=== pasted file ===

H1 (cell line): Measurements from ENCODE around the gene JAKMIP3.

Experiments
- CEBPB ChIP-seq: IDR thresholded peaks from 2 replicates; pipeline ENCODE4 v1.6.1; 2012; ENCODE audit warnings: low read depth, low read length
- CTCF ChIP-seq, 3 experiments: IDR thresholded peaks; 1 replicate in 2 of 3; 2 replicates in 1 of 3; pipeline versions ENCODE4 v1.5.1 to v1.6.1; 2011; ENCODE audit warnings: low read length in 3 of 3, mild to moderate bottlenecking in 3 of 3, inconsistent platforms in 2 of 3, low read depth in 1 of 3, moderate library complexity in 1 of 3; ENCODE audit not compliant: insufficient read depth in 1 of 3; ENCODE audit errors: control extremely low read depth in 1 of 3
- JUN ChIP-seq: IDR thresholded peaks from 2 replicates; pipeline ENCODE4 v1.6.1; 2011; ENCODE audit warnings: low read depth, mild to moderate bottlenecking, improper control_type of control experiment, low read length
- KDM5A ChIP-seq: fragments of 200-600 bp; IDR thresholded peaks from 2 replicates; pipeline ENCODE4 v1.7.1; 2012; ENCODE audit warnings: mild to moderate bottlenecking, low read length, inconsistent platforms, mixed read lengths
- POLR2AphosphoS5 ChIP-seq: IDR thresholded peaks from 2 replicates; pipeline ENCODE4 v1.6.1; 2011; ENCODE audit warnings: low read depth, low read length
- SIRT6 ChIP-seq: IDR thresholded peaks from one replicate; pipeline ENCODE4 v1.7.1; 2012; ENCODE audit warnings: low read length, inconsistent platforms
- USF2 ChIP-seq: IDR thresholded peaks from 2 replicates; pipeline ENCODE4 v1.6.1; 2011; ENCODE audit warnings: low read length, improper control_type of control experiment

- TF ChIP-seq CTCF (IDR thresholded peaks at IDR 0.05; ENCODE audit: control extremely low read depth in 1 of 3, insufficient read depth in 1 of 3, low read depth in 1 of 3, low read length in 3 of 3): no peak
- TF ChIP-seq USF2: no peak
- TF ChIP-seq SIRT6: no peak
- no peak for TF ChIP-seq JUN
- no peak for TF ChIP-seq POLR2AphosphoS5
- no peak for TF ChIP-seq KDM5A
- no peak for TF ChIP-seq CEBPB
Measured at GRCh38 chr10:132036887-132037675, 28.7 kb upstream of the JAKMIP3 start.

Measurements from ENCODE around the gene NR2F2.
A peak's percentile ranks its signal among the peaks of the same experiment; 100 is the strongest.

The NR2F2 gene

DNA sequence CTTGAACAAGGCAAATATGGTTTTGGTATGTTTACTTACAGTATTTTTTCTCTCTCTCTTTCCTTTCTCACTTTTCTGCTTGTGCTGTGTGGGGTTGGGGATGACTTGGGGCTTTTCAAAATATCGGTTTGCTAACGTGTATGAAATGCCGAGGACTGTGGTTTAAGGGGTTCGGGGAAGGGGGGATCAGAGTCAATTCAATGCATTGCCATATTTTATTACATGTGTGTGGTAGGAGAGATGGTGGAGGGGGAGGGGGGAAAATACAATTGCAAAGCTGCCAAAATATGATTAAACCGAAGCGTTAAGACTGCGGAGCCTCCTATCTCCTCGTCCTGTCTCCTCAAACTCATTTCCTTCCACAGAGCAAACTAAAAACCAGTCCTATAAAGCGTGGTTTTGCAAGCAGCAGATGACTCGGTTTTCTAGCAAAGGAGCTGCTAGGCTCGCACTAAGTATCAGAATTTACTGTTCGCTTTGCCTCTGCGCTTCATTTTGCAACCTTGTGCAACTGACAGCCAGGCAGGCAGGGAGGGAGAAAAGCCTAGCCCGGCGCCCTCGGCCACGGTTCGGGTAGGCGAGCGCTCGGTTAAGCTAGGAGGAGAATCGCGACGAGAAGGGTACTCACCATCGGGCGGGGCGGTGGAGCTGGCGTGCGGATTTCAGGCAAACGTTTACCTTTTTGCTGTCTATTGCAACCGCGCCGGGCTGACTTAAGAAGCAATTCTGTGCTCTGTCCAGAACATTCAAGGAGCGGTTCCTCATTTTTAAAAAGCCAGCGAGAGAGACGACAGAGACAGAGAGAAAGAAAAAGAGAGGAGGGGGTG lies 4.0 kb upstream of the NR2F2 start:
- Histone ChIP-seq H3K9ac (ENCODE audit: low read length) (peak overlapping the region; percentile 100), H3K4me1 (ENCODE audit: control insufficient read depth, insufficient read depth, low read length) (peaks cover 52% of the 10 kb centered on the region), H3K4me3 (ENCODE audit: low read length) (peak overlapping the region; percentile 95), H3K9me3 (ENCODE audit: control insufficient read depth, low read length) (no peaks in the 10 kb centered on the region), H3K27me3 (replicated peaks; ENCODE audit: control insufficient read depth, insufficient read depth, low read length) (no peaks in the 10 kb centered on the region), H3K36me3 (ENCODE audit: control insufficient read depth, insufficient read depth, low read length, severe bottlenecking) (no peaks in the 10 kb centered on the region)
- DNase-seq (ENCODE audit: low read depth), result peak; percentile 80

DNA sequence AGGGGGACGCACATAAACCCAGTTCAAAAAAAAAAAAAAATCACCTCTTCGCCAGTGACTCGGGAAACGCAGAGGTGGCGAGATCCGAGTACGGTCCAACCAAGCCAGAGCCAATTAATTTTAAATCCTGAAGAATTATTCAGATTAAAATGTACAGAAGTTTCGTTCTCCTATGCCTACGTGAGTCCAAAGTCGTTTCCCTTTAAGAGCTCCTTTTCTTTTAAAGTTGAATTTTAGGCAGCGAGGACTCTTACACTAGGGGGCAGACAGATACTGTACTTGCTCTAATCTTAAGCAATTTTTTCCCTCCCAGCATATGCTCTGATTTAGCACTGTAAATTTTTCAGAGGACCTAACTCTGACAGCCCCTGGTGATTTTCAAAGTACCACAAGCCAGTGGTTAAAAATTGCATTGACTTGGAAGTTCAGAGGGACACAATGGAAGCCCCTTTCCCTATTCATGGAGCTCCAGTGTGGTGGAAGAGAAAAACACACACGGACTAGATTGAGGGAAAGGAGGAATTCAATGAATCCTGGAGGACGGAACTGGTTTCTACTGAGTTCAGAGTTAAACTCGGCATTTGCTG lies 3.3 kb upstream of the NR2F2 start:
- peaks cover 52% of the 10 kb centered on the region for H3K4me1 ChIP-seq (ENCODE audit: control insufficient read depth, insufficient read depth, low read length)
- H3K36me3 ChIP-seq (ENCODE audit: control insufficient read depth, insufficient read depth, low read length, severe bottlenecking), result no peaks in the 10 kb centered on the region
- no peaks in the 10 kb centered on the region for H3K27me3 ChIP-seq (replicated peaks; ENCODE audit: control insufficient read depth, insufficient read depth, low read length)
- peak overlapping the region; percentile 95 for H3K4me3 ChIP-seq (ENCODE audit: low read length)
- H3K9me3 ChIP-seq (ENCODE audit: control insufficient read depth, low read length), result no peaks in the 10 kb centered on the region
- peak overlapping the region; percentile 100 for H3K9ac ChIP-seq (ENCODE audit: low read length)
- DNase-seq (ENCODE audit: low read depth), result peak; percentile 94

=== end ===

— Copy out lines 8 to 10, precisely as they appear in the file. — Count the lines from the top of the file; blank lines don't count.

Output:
- SIRT6 ChIP-seq: IDR thresholded peaks from one replicate; pipeline ENCODE4 v1.7.1; 2012; ENCODE audit warnings: low read length, inconsistent platforms
- USF2 ChIP-seq: IDR thresholded peaks from 2 replicates; pipeline ENCODE4 v1.6.1; 2011; ENCODE audit warnings: low read length, improper control_type of control experiment

- TF ChIP-seq CTCF (IDR thresholded peaks at IDR 0.05; ENCODE audit: control extremely low read depth in 1 of 3, insufficient read depth in 1 of 3, low read depth in 1 of 3, low read length in 3 of 3): no peak